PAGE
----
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Death In The Great Gatsby

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Literary deaths always have a meaning, and the abrupt demise of various characters in The Great Gatsby is no exception. As tensions build and secret loves are proclaimed, characters begin to meet untimely deaths. F. Scott Fitzgerald uses Gatsby and Wilson's deaths, along with Gatsby's funeral, to symbolize the death of the American dream. Both men simply want to be successful and happy, and neither of them achieve their ultimate dreams. The American dream has been a fixture in American lives for decades. In The Great Gatsby, Jay pines after Daisy because she is his American dream. Obtaining her love and lifelong companionship will give him everything he could ever need. The American dream is the idea of financial success and happiness. Without…show more content…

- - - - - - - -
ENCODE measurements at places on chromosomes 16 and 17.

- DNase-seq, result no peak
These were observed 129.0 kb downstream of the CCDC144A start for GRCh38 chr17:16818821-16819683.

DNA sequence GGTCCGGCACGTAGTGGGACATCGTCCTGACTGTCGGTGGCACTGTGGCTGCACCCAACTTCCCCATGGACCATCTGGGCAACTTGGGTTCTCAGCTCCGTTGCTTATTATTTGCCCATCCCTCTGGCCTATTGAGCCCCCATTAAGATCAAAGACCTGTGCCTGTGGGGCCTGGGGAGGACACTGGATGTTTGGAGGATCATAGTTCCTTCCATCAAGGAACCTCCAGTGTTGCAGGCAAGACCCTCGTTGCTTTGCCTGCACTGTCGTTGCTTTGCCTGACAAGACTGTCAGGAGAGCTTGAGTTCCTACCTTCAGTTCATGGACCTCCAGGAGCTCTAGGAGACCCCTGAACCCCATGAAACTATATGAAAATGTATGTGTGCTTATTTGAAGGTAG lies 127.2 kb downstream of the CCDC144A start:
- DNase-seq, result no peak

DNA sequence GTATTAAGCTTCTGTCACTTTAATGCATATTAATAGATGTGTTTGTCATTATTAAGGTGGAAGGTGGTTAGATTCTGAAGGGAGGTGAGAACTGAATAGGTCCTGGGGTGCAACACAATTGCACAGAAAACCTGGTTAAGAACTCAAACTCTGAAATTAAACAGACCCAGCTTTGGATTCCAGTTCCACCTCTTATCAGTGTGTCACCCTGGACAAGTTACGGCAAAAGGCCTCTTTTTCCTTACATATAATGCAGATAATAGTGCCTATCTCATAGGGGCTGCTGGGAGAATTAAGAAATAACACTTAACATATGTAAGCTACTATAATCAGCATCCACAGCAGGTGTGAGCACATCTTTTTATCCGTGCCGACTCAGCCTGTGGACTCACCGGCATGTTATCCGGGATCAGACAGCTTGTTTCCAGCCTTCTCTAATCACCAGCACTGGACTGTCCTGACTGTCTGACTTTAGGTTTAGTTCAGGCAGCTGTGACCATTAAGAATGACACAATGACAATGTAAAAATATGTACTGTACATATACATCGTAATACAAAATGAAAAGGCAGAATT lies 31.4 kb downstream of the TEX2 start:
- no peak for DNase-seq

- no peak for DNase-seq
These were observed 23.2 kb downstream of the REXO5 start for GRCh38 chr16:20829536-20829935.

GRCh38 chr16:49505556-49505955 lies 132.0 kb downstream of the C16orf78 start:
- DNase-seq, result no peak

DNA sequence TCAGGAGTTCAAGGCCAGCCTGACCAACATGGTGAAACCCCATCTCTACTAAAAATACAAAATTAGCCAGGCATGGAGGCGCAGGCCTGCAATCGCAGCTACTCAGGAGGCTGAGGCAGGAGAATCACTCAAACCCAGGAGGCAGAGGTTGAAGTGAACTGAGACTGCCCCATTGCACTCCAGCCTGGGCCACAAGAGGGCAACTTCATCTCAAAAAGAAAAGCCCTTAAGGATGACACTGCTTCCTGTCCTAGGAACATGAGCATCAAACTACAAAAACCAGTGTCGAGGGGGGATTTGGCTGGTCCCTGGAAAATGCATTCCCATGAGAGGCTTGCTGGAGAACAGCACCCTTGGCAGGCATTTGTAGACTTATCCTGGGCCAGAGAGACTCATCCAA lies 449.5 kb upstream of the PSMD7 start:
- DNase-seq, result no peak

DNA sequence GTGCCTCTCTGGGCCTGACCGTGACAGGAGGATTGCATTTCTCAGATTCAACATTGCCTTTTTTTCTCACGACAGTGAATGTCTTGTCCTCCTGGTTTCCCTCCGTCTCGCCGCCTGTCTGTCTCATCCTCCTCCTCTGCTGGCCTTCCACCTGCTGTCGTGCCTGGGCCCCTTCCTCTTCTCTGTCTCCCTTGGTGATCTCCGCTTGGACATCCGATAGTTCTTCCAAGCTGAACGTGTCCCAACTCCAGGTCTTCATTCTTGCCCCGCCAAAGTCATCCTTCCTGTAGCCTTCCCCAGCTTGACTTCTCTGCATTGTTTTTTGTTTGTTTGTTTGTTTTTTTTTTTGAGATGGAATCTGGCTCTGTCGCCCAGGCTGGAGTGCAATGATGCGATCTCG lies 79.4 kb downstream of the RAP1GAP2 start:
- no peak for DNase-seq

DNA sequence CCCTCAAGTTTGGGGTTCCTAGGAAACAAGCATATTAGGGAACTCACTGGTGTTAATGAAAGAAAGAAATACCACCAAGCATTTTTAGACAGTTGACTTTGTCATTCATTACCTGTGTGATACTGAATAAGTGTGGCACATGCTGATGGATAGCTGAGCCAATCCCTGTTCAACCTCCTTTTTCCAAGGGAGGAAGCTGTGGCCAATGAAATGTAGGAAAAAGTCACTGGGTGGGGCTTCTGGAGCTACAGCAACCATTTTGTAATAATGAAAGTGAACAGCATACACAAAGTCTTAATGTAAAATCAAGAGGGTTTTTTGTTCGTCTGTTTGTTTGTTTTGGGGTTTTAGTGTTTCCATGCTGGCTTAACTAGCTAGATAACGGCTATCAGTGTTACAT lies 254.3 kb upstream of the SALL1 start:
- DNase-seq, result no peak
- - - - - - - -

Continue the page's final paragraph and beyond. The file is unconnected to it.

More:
When he is killed and it comes time for his funeral, no one can be bothered to attend. His partygoers are always friendly towards him, but it becomes apparent that they never truly cared about him. Nick is his only true friend, and this further shows us that Gatsby's American dream has always been impossible, even though he was rich, It has always been said that money cannot buy happiness, and Gatsby is the perfect example of this. When Nick is planning the funeral, he calls Gatsby's supposed best friend, Meyer Wolfsheim. Even Wolfsheim, who Gatsby has known and worked with for years, decides that he cannot attend the funeral, simply because he does not like to bother with the funerals of friends. When contacting Klipspringer, a man who had boarded in Gatsby's house, he asks for his tennis shoes and denies Nick's request of his presence at the funeral. Gatsby gave everything he had to these various partygoers and friends, but still they are not reciprocating. "'We were so thick like that in everything'-he held up two bulbous fingers-'always together'"(171). Wolfsheim admits he and Gatsby were close, but still he does not attend. All Gatsby had was a dream and finances, and the story shows the slow death of his American dream. Gatsby ends up alone, dead, and with only one true friend, and the American dream he had so long ago is finally dead. The deaths of both Wilson and Gatsby show that dreams are not always obtainable. The beginning of The Great Gatsby is filled with high hopes and dreams of a better future, but as the story progresses those dreams die and so do the dreamers. F. Scott Fitzgerald uses Gatsby and Wilson's death, along with Gatsby's funeral, to symbolize the death of the American dream. Fitzgerald utilizes these deaths to reveal the meaning of the work, and the meaning is clearly reflected through the loss of Gatsby and
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